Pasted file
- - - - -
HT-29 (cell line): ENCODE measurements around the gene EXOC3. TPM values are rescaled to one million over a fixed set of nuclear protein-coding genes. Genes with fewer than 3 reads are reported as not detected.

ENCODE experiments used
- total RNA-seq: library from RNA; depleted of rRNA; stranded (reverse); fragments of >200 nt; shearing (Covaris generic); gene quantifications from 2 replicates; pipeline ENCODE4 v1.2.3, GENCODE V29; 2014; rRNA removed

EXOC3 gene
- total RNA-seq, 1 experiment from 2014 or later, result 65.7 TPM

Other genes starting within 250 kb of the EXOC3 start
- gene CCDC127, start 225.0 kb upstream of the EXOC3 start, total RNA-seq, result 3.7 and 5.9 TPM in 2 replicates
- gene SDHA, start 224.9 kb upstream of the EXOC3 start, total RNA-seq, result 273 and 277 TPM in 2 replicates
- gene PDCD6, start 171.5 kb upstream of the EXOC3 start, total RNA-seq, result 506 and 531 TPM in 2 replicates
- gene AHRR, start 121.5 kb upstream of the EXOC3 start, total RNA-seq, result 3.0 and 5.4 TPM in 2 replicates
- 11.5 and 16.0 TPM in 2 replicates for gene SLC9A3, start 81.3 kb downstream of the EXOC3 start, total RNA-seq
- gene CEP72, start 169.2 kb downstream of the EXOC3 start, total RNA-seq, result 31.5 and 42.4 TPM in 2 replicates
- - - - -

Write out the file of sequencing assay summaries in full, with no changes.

HT-29 (cell line): ENCODE measurements around the gene EXOC3. TPM values are rescaled to one million over a fixed set of nuclear protein-coding genes. Genes with fewer than 3 reads are reported as not detected.

ENCODE experiments used
- total RNA-seq: library from RNA; depleted of rRNA; stranded (reverse); fragments of >200 nt; shearing (Covaris generic); gene quantifications from 2 replicates; pipeline ENCODE4 v1.2.3, GENCODE V29; 2014; rRNA removed

EXOC3 gene
- total RNA-seq, 1 experiment from 2014 or later, result 65.7 TPM

Other genes starting within 250 kb of the EXOC3 start
- gene CCDC127, start 225.0 kb upstream of the EXOC3 start, total RNA-seq, result 3.7 and 5.9 TPM in 2 replicates
- gene SDHA, start 224.9 kb upstream of the EXOC3 start, total RNA-seq, result 273 and 277 TPM in 2 replicates
- gene PDCD6, start 171.5 kb upstream of the EXOC3 start, total RNA-seq, result 506 and 531 TPM in 2 replicates
- gene AHRR, start 121.5 kb upstream of the EXOC3 start, total RNA-seq, result 3.0 and 5.4 TPM in 2 replicates
- 11.5 and 16.0 TPM in 2 replicates for gene SLC9A3, start 81.3 kb downstream of the EXOC3 start, total RNA-seq
- gene CEP72, start 169.2 kb downstream of the EXOC3 start, total RNA-seq, result 31.5 and 42.4 TPM in 2 replicates